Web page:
Wednesday 27 January 2010

Geoffrey Hill - Restful?!

For Ronald Firbank, a man of few coherent words, the highest praise he could give a work of art or literature was to describe it as 'very restful'. Now we live in a time where the great assertive cliche about art - used to defend new art and retrospectively to boost older art - is that it is the opposite of restful, that it shakes you up and disturbs you. Clearly this is not definitive, any more than 'very restful' is, but I wonder if we shouldn't be standing up for the restful quality of much of the best art. Think Bach, think Matisse, think Wallace Stevens. Think Geoffrey Hill? Surely not - but the reason I'm writing this is that, in the midst of my current difficulties, I'm settling down at the end of the day in a thoroughly restful way with Hill's The Triumph of Love, a few stanzas of which has me, to my surprise, in a state of mental repose just right for entering the realm of sleep (no, scoffers, he is not actually sending me to sleep). This is odd, as Hill is a notoriously obscure and rebarbative poet, and The Triumph of Love has been described as 'a raw exposed nerve of a work', 'hectoring, philosophical, bitter', 'exacting, academic, unbending' and more in the same vein. It is, after all, the poem in which Hill forces himself to tell us what a poem 'ought to be' - 'a sad and angry consolation'. On the other hand, Elaine Feinstein, describes The Triumph of Love as 'an extraordinarily lucid and often luminous poem' - and that is more like how it strikes me. Not lucid in the sense of easily (or, in some places, at all) understood, but in the sense of at least seeming to carry forward an argument, a process, with a kind of stately clarity of purpose, whatever the bitter and angry notes. Perhaps, in the end, it is simply the conformation of words - the flow of those mighty measures, the epic sweep - that I feel as restful, as they wash over me in my drowsy state...

'So what is faith if it is not
inescapable endurance? Unrevisited, the ferns
are breast-high, head-high, the days
lustrous, with their hinterlands of thunder.
Light is this instant, far-seeing
into itself, its own
signature on things that recognize
salvation. I
am an old man, a child, the horizon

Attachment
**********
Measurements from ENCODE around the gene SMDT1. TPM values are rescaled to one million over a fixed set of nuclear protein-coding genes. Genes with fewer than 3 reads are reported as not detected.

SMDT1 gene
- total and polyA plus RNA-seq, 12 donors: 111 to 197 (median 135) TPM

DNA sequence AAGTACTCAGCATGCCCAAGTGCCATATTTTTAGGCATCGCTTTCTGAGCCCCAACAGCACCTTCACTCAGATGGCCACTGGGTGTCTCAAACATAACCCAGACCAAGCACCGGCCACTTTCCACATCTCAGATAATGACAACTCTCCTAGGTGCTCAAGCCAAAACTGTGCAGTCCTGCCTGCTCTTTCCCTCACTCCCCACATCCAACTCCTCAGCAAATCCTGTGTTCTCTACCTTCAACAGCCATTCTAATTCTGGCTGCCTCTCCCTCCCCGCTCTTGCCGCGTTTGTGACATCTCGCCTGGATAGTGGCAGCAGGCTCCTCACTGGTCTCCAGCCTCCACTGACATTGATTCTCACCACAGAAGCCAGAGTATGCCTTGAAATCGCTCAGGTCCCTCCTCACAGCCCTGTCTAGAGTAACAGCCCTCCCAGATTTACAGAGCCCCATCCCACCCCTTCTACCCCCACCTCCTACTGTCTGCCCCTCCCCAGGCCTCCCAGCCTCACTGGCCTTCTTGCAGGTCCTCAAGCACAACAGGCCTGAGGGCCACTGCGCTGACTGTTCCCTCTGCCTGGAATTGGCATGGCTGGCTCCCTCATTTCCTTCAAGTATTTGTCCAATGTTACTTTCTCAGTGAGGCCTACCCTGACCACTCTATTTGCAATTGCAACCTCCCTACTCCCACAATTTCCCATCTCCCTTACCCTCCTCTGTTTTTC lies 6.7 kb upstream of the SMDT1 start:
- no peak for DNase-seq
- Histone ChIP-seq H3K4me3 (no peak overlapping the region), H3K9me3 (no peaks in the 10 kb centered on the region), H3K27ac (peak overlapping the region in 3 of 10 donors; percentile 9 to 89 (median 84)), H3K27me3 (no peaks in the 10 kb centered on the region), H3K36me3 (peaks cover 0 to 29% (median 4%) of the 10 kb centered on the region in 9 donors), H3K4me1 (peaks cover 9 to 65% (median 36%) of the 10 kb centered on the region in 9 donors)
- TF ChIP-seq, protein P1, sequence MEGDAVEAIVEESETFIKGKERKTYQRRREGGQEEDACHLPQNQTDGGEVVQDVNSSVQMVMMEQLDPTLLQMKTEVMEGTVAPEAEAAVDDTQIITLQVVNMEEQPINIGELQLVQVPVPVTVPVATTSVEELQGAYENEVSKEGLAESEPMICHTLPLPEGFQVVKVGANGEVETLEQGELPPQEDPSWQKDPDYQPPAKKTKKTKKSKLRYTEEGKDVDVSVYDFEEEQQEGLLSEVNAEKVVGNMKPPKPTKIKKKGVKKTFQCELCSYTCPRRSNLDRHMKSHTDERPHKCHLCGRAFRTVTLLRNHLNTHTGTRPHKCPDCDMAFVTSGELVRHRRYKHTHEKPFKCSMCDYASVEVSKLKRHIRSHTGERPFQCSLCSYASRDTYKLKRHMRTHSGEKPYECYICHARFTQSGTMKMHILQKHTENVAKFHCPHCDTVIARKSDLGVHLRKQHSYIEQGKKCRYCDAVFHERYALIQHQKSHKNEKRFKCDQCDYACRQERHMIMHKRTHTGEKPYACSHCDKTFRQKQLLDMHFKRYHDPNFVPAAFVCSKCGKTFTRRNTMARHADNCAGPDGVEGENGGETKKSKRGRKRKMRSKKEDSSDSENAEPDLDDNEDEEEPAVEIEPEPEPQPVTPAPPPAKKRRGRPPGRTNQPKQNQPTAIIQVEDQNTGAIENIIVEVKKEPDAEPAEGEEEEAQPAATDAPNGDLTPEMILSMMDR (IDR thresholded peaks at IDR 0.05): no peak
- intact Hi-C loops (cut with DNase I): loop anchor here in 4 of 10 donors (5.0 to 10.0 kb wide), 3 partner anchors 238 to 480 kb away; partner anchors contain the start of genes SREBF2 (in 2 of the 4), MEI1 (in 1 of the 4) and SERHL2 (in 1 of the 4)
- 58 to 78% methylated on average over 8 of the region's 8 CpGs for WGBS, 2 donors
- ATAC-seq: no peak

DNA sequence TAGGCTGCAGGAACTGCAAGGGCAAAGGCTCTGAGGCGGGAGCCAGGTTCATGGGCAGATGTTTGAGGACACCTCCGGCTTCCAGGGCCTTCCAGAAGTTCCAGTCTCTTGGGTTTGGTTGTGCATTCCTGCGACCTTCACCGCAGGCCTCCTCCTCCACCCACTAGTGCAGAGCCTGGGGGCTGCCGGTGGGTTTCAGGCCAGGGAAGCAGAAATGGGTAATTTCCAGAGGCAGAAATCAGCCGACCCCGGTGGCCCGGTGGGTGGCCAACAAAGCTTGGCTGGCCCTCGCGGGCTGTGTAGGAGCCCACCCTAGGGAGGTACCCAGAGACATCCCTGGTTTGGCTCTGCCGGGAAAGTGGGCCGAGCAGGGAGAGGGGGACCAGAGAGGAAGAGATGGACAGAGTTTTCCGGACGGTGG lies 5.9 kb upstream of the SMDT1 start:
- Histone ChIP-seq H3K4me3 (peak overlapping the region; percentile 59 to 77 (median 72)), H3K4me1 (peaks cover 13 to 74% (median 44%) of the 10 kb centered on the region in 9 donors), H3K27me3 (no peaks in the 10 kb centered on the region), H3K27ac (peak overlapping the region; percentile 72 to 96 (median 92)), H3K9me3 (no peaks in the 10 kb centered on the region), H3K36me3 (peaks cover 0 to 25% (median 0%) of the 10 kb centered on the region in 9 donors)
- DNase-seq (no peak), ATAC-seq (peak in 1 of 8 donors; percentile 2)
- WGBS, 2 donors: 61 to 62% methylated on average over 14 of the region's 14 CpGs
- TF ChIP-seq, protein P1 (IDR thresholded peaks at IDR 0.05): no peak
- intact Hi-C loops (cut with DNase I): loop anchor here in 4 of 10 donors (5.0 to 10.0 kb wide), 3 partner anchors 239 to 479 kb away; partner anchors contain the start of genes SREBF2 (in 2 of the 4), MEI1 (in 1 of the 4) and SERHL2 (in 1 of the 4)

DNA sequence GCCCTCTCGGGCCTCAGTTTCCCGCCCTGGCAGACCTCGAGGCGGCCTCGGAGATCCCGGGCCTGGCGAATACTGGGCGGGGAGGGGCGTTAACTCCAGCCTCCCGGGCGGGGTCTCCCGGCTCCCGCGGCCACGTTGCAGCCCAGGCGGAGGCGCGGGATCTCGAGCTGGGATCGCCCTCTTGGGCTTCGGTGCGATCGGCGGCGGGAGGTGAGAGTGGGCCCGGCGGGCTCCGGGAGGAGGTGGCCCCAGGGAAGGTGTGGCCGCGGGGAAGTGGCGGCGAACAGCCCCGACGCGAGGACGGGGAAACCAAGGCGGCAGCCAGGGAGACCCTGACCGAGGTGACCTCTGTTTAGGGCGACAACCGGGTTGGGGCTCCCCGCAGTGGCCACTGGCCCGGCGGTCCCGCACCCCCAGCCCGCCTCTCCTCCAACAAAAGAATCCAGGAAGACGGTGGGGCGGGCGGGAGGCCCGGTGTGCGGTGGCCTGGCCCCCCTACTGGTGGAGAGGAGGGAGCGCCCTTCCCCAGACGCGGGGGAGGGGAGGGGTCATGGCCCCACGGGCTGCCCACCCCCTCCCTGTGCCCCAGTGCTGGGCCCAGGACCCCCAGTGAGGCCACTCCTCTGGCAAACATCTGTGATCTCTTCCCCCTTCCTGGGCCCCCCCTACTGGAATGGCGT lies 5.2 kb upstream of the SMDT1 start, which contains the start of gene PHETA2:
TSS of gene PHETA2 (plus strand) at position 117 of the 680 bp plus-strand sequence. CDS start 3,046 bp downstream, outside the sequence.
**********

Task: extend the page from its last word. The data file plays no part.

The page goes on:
is Traherne’s country.'

That is lucid and luminous enough, surely (and beautiful). Restful? Maybe that's only me, and only this week...


  1. I had what sounds like a very similar experience when I was doing far too much work in a City job. I found Derek Walcott's 'Omeros' offered immediate but intense distraction, which is what you want when you're frazzled and short of time. It drew a very vivid line between work and sleep.

    Hope your life gets back to normal soon!

  2. That's it - the very vivid line between. Thanks Gaw!

  3. 'Traherne's country' being the glory of creation and religion, heaven and that kind of thing?

  4. And specifically Herefordshire. Traherne was a wonderful noticer of and glorier in the natural world.

  5. Emily Dickinson said real poetry blows the top of your head off. However, that can be restful and soothing - if what you want is to have your head blown off, then it can come as a desired consummation.

    Hill's my boy, a real poet (Walcott too).

  6. My father liked Hill, I must try him; and I once did a whole project on Walcott's Omeros, so it's great to hear I'm not the only admirer ;-) When I was frazzled I read Gerard Manly Hopkins - also not considered 'restful', but one needs so little of it to transcend the frazzledness.

  7. At least half of the poem is masterly. But the sentence from 'Light' to 'salvation' is typical of late Hill's theologico-academical slang. I just don't trust it. It's either blindness or a lie.